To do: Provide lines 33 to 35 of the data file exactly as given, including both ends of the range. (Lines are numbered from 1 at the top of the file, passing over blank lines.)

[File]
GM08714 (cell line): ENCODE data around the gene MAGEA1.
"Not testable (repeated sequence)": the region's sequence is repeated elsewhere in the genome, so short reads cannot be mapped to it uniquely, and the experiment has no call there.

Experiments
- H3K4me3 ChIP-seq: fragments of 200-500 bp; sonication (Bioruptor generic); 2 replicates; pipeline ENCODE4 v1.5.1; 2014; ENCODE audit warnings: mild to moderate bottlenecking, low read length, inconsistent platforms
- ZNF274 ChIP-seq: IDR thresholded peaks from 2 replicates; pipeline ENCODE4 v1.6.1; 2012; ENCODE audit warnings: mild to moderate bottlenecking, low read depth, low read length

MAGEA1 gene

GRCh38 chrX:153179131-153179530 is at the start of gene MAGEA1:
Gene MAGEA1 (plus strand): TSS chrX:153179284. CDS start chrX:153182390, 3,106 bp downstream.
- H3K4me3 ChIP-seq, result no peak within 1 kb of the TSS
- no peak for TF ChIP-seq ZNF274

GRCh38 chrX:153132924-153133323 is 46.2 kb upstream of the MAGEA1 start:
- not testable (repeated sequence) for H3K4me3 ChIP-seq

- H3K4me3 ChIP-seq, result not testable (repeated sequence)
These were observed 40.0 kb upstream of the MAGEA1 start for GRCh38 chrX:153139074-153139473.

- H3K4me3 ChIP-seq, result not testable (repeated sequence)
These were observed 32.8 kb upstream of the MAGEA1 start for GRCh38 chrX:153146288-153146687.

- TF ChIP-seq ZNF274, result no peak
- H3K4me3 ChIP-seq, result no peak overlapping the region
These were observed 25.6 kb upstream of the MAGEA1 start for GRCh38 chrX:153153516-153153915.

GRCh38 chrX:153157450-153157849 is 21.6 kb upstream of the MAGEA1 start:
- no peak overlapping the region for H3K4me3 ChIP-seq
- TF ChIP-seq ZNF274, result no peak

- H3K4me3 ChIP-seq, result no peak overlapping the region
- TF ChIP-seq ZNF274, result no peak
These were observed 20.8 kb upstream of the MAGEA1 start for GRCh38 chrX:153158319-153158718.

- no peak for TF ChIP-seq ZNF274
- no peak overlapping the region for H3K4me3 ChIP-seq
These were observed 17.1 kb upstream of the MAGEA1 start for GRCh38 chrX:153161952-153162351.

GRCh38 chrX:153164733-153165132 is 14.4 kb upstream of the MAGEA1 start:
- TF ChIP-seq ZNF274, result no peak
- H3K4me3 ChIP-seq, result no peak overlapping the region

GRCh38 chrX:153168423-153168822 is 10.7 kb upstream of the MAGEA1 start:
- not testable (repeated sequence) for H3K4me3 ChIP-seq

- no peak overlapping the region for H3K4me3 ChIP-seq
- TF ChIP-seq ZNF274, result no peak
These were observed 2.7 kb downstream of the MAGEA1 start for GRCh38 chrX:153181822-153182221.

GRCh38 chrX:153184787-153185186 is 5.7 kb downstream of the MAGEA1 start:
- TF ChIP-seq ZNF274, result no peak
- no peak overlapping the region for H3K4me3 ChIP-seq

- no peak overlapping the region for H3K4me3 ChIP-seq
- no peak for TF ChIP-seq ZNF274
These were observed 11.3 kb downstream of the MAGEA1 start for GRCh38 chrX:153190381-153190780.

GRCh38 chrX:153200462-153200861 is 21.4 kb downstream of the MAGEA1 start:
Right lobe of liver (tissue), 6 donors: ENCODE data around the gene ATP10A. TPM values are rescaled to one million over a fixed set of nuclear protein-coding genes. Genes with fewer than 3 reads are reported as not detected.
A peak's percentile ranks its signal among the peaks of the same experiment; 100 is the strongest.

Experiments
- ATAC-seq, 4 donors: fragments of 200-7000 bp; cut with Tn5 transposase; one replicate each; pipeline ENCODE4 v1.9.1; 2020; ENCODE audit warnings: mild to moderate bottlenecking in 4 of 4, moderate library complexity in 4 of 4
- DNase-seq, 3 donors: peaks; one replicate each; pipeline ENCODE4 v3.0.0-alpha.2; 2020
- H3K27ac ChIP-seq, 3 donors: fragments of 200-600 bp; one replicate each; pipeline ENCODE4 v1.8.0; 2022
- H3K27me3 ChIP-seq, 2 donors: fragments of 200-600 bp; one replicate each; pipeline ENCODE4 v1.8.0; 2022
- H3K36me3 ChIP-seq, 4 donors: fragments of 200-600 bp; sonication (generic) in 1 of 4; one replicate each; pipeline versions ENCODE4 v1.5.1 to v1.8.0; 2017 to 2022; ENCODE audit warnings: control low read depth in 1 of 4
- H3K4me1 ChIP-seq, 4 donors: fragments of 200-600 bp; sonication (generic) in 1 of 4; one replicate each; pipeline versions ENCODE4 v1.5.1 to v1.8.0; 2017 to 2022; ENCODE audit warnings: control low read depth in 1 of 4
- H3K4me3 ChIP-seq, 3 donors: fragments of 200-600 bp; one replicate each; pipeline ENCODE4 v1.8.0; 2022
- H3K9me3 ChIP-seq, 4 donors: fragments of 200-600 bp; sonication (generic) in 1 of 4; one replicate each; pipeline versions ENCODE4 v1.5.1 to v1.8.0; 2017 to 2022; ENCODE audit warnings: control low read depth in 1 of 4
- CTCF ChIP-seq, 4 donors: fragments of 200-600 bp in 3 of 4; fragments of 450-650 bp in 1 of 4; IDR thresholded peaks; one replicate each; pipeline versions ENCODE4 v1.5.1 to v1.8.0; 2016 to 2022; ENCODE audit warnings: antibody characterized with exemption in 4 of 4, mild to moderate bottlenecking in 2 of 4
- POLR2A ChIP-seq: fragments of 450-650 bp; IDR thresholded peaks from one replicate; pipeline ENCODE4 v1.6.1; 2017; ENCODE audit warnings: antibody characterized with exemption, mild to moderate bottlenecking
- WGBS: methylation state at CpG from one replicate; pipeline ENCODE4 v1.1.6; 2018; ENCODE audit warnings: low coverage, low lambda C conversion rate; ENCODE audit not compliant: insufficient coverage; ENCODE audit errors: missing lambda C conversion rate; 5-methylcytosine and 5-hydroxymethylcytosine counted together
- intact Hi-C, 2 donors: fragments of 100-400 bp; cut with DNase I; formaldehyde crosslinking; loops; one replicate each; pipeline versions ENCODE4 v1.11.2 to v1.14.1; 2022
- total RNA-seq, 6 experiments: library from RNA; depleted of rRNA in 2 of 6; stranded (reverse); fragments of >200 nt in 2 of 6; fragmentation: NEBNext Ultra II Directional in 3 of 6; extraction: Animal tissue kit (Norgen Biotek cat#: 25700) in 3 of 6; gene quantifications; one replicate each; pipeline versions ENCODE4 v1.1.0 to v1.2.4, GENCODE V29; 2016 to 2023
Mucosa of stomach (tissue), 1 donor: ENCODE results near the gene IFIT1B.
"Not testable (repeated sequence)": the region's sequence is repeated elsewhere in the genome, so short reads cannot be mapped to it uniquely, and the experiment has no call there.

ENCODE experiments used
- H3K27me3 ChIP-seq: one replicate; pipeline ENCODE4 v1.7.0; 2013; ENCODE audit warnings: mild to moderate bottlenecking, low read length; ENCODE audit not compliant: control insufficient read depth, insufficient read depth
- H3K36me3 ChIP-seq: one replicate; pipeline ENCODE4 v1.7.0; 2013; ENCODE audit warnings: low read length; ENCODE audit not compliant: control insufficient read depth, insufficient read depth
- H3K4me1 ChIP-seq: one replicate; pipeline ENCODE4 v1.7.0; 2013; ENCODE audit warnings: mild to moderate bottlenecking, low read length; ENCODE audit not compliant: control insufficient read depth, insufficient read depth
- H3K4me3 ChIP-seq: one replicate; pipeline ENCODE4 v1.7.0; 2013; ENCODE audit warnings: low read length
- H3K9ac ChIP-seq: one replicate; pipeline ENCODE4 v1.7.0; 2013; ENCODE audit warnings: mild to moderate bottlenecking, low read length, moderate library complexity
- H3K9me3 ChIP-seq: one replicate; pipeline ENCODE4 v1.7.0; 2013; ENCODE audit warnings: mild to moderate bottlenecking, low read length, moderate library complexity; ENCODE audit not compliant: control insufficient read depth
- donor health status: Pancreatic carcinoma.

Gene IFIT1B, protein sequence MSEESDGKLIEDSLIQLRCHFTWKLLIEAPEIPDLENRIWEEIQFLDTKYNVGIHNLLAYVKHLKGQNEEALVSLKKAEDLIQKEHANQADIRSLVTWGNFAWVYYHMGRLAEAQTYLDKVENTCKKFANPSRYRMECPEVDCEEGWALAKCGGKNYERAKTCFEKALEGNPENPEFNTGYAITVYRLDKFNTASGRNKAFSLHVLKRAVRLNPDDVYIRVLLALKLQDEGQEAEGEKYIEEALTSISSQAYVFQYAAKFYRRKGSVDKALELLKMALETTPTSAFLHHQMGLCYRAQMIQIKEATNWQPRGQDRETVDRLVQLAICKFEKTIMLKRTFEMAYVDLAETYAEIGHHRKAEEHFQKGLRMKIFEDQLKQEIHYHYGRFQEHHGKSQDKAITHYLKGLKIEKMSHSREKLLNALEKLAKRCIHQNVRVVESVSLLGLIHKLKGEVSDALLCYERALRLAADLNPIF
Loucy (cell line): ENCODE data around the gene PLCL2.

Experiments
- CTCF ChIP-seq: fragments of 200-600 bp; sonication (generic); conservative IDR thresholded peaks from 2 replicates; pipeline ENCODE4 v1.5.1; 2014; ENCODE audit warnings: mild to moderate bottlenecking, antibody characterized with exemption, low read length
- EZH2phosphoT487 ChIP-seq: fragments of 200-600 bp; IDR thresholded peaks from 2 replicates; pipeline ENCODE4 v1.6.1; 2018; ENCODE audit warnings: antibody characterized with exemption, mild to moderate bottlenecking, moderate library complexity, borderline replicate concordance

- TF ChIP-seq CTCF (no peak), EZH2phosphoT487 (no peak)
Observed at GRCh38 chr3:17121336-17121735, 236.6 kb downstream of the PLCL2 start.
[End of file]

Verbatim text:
- not testable (repeated sequence) for H3K4me3 ChIP-seq

- no peak overlapping the region for H3K4me3 ChIP-seq
- TF ChIP-seq ZNF274, result no peak